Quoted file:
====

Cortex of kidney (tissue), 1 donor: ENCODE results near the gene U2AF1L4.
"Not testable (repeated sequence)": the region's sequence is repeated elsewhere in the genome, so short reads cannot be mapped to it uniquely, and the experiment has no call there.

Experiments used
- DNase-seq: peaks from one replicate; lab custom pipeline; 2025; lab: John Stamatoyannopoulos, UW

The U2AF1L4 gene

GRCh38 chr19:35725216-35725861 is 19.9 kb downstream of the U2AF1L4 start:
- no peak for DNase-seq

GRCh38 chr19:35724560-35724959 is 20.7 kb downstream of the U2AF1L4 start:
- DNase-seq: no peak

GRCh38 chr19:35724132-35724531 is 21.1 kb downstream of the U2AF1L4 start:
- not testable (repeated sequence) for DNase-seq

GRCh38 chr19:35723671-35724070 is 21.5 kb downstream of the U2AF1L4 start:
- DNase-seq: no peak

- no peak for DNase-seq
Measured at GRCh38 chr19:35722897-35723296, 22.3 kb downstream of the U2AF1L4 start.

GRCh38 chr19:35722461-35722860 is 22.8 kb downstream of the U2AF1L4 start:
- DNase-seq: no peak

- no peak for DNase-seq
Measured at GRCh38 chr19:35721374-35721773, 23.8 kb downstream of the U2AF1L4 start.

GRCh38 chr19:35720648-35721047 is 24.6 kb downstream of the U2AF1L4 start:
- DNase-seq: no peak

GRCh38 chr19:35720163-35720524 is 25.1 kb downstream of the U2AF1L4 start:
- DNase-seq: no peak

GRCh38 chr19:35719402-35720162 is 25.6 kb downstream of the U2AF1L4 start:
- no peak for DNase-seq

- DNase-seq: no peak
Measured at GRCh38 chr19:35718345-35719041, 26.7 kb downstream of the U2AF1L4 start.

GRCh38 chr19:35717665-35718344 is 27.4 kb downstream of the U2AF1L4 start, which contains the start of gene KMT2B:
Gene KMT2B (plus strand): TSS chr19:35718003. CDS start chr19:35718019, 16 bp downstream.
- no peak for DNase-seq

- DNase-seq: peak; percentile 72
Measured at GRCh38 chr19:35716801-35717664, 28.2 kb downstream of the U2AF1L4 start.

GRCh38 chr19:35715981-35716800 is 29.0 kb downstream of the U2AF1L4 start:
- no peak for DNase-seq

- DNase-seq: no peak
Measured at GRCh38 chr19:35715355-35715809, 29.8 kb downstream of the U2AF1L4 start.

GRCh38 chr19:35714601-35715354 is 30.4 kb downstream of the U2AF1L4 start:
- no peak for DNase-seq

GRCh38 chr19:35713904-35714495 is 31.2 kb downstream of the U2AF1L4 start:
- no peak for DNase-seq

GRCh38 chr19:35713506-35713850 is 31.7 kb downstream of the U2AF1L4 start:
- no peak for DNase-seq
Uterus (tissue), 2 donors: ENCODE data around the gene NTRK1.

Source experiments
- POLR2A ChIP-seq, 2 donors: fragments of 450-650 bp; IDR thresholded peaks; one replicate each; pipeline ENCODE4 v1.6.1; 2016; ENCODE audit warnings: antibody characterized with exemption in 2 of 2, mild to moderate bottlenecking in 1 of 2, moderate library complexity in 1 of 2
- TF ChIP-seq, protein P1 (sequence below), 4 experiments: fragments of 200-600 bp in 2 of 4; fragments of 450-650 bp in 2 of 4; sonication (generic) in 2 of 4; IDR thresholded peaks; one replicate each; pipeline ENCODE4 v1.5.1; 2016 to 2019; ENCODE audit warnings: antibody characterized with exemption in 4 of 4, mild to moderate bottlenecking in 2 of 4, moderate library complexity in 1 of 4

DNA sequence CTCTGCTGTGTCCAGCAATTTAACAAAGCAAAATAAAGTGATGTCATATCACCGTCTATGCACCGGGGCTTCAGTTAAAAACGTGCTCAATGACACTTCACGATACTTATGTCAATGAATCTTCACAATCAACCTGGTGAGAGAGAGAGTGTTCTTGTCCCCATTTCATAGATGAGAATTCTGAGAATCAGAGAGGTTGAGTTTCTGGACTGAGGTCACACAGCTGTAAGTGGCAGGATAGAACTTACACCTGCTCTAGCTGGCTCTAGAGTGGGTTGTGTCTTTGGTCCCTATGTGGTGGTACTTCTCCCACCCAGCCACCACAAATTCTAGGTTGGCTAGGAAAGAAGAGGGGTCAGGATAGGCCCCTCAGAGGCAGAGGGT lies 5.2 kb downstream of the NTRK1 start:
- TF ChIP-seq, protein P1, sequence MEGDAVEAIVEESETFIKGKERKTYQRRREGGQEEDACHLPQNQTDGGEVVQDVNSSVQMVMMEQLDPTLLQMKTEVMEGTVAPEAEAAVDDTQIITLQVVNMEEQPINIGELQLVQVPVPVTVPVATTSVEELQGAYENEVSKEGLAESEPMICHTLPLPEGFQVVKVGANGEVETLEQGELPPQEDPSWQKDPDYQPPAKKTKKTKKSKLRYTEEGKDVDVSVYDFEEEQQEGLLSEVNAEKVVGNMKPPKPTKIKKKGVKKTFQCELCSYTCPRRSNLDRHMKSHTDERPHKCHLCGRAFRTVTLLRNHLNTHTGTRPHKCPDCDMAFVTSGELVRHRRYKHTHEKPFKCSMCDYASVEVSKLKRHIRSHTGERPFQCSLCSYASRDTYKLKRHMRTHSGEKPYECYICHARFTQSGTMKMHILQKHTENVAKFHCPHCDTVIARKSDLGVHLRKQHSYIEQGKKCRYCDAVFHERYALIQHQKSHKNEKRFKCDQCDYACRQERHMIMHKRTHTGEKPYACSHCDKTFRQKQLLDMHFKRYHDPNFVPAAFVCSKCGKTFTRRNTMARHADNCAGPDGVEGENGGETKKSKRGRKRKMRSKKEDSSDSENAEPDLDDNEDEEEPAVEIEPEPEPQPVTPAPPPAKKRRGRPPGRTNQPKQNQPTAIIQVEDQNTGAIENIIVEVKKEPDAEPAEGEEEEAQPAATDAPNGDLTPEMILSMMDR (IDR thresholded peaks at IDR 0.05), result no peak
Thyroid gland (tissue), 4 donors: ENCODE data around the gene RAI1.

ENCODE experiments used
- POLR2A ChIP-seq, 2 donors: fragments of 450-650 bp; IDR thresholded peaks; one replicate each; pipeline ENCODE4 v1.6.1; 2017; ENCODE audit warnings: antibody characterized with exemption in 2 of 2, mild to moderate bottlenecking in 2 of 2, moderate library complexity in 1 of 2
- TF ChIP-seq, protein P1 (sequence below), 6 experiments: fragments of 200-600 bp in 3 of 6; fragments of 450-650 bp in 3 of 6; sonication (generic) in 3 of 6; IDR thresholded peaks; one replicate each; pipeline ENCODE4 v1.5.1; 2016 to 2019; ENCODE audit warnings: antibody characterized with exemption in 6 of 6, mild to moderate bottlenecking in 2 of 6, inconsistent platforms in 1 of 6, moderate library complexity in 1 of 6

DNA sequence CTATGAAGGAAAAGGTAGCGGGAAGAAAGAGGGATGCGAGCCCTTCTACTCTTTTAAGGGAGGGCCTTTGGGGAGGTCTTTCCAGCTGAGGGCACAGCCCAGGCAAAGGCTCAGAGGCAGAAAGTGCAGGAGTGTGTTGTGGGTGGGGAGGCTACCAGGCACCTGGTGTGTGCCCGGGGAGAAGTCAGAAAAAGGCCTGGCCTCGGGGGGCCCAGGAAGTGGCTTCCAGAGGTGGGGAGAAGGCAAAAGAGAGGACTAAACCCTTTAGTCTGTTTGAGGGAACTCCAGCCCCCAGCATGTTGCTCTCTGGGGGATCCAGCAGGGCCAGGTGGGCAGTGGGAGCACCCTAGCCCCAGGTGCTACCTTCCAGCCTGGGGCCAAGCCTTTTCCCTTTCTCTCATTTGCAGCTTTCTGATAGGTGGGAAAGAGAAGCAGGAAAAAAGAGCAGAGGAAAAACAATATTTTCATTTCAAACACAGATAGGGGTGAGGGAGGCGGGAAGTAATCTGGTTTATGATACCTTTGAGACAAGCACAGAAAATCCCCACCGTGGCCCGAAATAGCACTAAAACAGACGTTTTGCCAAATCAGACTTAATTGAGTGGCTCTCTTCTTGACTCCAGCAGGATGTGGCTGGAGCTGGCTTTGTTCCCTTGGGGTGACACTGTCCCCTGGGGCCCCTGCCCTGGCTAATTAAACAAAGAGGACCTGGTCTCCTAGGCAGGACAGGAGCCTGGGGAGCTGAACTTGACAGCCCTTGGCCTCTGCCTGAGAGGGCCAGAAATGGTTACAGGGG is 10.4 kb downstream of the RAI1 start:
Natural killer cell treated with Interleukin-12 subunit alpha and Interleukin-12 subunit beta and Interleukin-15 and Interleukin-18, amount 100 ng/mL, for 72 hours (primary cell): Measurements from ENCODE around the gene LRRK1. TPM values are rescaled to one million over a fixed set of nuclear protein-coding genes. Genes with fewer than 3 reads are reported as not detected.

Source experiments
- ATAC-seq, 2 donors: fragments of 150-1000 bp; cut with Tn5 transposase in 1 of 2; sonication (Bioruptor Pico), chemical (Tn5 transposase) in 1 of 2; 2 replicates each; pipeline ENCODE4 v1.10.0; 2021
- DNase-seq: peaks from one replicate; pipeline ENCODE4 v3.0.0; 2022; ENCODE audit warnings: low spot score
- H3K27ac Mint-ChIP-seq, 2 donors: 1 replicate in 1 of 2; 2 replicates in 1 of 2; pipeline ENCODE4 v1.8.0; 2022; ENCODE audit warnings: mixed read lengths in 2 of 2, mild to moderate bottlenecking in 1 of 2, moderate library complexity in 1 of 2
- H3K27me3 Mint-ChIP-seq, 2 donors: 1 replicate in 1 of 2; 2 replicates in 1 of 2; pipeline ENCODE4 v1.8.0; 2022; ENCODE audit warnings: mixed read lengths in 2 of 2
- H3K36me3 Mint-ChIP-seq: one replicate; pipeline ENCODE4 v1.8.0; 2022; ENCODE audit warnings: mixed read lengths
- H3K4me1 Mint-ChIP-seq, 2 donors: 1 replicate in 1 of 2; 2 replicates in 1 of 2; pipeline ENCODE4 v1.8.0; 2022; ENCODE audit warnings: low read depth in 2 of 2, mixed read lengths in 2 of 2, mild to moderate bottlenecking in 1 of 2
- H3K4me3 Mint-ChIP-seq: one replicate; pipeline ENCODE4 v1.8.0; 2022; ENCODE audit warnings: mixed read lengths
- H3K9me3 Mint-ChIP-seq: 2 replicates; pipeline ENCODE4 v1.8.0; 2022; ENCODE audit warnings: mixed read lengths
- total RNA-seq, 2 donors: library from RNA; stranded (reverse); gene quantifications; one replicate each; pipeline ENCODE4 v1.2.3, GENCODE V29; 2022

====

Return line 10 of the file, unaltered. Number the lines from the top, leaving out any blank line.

GRCh38 chr19:35724132-35724531 is 21.1 kb downstream of the U2AF1L4 start: